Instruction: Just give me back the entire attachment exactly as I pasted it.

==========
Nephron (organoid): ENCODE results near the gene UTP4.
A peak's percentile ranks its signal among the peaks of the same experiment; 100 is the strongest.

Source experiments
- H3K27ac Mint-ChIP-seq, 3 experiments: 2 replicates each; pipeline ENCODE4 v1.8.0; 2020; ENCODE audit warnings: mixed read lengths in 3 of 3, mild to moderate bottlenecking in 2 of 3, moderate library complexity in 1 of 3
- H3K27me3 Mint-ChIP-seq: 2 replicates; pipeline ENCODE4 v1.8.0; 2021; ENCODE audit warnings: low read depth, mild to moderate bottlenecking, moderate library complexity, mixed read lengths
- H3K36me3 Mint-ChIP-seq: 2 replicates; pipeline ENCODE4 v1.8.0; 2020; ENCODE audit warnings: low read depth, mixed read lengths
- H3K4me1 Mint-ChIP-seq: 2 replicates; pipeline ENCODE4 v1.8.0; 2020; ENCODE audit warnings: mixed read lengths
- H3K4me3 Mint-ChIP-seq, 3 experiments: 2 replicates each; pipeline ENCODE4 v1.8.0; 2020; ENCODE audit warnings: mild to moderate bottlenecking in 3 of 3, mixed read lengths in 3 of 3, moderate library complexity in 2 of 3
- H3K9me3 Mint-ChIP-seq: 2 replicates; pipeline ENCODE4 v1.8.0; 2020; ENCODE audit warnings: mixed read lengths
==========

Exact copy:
Nephron (organoid): ENCODE results near the gene UTP4.
A peak's percentile ranks its signal among the peaks of the same experiment; 100 is the strongest.

Source experiments
- H3K27ac Mint-ChIP-seq, 3 experiments: 2 replicates each; pipeline ENCODE4 v1.8.0; 2020; ENCODE audit warnings: mixed read lengths in 3 of 3, mild to moderate bottlenecking in 2 of 3, moderate library complexity in 1 of 3
- H3K27me3 Mint-ChIP-seq: 2 replicates; pipeline ENCODE4 v1.8.0; 2021; ENCODE audit warnings: low read depth, mild to moderate bottlenecking, moderate library complexity, mixed read lengths
- H3K36me3 Mint-ChIP-seq: 2 replicates; pipeline ENCODE4 v1.8.0; 2020; ENCODE audit warnings: low read depth, mixed read lengths
- H3K4me1 Mint-ChIP-seq: 2 replicates; pipeline ENCODE4 v1.8.0; 2020; ENCODE audit warnings: mixed read lengths
- H3K4me3 Mint-ChIP-seq, 3 experiments: 2 replicates each; pipeline ENCODE4 v1.8.0; 2020; ENCODE audit warnings: mild to moderate bottlenecking in 3 of 3, mixed read lengths in 3 of 3, moderate library complexity in 2 of 3
- H3K9me3 Mint-ChIP-seq: 2 replicates; pipeline ENCODE4 v1.8.0; 2020; ENCODE audit warnings: mixed read lengths